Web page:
Poverty alleviation in South Africa : can government fiscal expenditure on social services make a difference?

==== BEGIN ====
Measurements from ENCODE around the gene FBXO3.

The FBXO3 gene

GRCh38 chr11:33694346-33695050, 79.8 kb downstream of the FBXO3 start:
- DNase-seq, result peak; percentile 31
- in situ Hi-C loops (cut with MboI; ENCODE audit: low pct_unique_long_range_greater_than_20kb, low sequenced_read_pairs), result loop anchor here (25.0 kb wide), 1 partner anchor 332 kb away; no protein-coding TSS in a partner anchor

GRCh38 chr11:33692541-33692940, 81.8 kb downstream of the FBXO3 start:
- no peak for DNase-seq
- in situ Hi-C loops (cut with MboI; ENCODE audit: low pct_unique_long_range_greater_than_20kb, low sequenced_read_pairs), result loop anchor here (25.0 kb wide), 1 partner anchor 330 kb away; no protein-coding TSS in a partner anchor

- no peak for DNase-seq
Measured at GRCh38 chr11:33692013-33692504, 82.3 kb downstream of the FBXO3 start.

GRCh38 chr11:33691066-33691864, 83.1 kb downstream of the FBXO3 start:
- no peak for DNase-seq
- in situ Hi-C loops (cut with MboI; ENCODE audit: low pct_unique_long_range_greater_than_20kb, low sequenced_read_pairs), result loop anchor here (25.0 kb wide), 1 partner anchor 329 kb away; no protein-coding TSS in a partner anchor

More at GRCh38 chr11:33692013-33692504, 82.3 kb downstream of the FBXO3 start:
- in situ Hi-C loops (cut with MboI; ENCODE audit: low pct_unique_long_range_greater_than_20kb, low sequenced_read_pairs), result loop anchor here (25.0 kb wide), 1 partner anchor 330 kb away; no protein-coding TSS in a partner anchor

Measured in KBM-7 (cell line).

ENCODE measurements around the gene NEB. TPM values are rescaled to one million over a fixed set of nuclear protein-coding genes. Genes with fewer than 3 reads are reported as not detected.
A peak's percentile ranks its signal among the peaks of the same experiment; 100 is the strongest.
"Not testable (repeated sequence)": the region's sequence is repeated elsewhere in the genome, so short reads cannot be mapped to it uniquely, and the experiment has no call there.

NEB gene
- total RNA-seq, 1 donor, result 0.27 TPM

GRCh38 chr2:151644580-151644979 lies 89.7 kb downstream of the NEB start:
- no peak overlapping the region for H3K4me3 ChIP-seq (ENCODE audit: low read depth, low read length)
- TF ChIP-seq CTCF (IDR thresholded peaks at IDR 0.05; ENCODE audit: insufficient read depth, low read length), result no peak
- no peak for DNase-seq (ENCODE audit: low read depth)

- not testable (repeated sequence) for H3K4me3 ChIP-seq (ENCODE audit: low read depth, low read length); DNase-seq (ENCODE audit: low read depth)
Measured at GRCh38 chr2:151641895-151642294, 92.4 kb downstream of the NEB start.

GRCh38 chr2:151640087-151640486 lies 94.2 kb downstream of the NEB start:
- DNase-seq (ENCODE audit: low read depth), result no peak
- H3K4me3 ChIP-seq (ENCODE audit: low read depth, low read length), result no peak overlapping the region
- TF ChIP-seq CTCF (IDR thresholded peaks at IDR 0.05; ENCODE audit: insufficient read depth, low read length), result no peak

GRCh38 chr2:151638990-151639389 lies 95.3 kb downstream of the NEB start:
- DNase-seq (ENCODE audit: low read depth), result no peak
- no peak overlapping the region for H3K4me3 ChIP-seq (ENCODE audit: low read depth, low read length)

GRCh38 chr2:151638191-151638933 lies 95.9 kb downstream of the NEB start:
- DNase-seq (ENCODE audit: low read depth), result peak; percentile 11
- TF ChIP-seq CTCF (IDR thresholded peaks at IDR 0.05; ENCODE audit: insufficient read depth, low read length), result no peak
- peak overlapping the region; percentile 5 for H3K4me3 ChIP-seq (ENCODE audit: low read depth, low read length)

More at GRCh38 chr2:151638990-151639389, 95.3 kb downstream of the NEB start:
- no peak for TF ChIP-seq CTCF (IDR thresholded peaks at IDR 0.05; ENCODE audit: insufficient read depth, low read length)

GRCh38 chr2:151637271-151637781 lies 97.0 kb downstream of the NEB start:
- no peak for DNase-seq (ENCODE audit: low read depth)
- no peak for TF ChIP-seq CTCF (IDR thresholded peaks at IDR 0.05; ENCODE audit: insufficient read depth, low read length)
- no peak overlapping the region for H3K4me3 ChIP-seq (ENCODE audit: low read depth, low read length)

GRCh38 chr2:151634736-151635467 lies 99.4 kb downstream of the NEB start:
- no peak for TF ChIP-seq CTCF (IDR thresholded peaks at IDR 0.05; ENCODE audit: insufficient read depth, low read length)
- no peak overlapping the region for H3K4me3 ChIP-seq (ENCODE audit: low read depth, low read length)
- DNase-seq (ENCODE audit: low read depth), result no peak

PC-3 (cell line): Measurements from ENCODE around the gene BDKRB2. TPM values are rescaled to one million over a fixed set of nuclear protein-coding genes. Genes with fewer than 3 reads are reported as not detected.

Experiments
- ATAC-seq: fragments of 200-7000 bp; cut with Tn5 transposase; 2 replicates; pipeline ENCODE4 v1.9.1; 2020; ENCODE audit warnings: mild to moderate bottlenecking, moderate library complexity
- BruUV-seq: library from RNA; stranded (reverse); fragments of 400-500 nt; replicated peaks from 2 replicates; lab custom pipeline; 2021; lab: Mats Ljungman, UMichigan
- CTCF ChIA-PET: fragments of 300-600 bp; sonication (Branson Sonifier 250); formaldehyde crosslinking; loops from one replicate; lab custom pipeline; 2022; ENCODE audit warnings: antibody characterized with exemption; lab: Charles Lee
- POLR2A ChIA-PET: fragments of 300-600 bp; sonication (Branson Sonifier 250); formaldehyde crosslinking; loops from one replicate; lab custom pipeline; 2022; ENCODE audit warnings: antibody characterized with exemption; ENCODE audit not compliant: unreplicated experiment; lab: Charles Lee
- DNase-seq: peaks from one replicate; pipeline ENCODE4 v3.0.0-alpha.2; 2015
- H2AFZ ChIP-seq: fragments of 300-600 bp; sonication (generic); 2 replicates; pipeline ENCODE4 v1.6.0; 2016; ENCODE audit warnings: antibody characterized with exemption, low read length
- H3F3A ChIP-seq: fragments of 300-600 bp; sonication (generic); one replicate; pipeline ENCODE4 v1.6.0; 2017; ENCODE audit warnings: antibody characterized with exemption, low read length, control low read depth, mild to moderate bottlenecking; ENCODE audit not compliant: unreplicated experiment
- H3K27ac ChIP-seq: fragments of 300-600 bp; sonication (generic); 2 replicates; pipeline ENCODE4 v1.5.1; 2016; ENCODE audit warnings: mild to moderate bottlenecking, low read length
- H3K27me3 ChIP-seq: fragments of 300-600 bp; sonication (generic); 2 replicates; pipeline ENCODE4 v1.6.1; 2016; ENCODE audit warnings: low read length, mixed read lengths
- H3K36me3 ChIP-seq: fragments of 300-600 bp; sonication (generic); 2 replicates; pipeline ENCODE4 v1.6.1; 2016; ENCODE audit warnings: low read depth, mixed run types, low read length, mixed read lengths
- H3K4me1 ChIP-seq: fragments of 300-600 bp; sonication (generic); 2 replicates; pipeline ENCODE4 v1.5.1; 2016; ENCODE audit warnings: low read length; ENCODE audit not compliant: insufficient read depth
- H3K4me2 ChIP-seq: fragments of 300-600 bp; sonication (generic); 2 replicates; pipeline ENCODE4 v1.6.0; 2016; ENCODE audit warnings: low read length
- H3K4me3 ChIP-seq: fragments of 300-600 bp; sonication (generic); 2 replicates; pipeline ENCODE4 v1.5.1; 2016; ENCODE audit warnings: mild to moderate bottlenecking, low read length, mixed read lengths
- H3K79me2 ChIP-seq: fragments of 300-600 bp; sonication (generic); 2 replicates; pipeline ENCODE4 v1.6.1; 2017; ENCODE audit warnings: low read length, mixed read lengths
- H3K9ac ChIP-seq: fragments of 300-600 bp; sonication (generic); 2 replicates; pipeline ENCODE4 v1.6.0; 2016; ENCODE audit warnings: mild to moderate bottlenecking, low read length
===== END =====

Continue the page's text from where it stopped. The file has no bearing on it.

This study examines how the South African government's expenditure on social services impacts on the poverty levels in the country. To provide a background on poverty, different concepts and views on the subject are reviewed and then the nature and distribution of poverty in South Africa are discussed. In post-apartheid South Africa, the thrust of macroeconomic framework and corresponding policies implemented by the democratic government have been geared towards poverty alleviation, employment creation and national output expansion (economic growth). This study examines the trends in government expenditure on social services and uses econometric analyses to further investigate the effects of government spending on social services on the poverty levels in South Africa. Economic growth and employment opportunities will have to exist and complement fiscal redistribution to enable the poor lift themselves out of poverty in the long run. Improved targeting methods that correctly identify the poor could also ensure that social spending reaches the intended poor, thus narrowing the gap between macro policies and the poor, and preventing a waste of resources. Various poverty alleviation measures have been implemented, of which redistribution through the budgetary policy is an important one. As part of its package towards addressing the poverty problem, the post-apartheid government in South Africa has consistently been injecting considerable amounts of resources on inter alia, education, housing, welfare and health services. The initial results indicate that fiscal redistribution on its own is inadequate in combating poverty in South Africa. Models that incorporate economic growth and unemployment show that expenditure on social services do impact on poverty alleviation, in particular expenditure on housing, education and welfare. Further regression analyses show that poverty can be tackled through economic growth and employment creation. In short, there cannot be significant fiscal redistribution unless the South African economy registers high levels of economic growth and job creation.